Causes of erythrocytosis and its impact as a risk factor for thrombosis according to etiology: experience in a referral center in Mexico City
Antonio Olivas-Martinez1,2, Eduardo Corona-Rodarte1, Adrián Nuñez-Zuno1, Olga Barrales-Benítez3, Daniel Montante-Montes de Oca4, Jesús Delgado-de la Mora4, Diana León-Aguilar4, Hilda Elizeth Hernández-Juárez3, Elena Tuna-Aguilar3
1Department of Internal Medicine, Instituto Nacional de Ciencias Médicas y Nutrición Salvador Zubirán, Mexico City, México, 2Department of Biostatistics, University of Washington, Seattle, WA, USA, 3Department of Hematology and Oncology, 4Department of Pathology, Instituto Nacional de Ciencias Médicas y Nutrición Salvador Zubirán, Mexico City, Mexico
Correspondence to: Elena Tuna-Aguilar, M.D.
Department of Hematology and Oncology, Instituto Nacional de Ciencias Médicas y Nutrición Salvador Zubirán, 15 Vasco de Quiroga Avenue, Mexico City 14080, Mexico
Published online: August 30, 2021.
© The Korean Journal of Hematology. All rights reserved.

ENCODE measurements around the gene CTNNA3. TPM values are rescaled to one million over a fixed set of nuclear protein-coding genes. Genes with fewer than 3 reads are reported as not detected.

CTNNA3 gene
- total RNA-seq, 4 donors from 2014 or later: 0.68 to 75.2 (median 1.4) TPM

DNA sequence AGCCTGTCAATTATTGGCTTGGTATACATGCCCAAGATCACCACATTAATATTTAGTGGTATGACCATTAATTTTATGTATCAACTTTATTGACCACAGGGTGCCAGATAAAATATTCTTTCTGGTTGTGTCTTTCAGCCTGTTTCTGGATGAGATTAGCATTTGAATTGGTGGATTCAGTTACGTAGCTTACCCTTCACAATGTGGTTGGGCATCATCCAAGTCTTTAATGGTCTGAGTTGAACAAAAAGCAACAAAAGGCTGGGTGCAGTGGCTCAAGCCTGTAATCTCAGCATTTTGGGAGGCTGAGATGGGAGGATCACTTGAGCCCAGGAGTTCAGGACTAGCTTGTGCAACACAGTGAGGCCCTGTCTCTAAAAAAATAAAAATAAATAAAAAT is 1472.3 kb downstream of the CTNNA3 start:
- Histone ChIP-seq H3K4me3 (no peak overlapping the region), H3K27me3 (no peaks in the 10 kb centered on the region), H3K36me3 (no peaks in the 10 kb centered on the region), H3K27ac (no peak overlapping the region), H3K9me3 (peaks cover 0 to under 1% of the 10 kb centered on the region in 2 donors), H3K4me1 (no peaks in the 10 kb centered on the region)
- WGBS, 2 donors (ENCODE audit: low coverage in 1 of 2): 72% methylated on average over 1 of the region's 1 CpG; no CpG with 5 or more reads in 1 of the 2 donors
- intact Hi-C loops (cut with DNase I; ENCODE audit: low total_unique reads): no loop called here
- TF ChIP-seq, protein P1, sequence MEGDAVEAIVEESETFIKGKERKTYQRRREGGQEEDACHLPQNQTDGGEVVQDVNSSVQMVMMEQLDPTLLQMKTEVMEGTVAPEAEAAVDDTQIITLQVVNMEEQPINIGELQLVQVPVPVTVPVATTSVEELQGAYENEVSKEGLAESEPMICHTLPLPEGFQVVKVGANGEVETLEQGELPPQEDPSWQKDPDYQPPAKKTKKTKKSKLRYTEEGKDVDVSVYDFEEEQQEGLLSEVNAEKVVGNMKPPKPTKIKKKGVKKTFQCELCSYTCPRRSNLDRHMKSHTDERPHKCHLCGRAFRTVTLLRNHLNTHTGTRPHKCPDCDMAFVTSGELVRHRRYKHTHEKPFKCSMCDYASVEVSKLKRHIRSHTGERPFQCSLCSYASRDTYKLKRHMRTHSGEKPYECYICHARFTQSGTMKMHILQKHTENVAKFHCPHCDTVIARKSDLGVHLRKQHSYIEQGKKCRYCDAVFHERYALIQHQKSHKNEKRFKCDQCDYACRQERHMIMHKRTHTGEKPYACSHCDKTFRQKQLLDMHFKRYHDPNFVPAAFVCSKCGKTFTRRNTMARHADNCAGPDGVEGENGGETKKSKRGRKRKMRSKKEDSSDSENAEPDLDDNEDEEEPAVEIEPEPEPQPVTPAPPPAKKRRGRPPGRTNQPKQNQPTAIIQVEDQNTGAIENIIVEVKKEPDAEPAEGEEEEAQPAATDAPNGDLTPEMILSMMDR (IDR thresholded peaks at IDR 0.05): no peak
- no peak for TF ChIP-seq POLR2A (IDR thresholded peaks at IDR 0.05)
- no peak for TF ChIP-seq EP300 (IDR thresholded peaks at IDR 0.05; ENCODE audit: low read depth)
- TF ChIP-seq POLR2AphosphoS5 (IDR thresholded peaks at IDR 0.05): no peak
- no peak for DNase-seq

Background: Thrombotic events are well documented in primary erythrocytosis, but it is uncertain if secondary etiologies increase the risk of thrombosis. This study aimed to determine the causes of erythrocytosis and to identify its impact as a risk factor for thrombosis.
Methods: Data were obtained from patients with erythrocytosis between 2000 and 2017 at a referral hospital in Mexico City. Erythrocytosis was defined according to the 2016 WHO classification. Time to thrombosis, major bleeding, or death were compared among groups of patients defined by the etiology of erythrocytosis using a Cox regression model, adjusting for cardiovascular risk factors.
Results: In total, 330 patients with erythrocytosis were studied. The main etiologies of erythrocytosis were obstructive sleep apnea (OSA) in 29%, polycythemia vera (PV) in 18%, and chronic lung disease (CLD) in 9.4% of the patients. The incidence rate of thrombosis was significantly higher in patients with PV and CLD than that in patients with OSA (incidence rates of 4.51 and 6.24 vs. 1.46 cases per 100 person-years, P=0.009), as well as the mortality rate (mortality rates of 2.72 and 2.43 vs. 0.17 cases per 100 person-years, P=0.003).
Conclusion: The risk of thrombosis in CLD with erythrocytosis was comparable to that in patients with PV. Further larger-scale studies are needed to confirm these findings and evaluate the benefits of preventive management of COPD with erythrocytosis similar to PV.
Keywords: Polycythemia vera, Secondary erythrocytosis, Thrombosis, Phlebotomy


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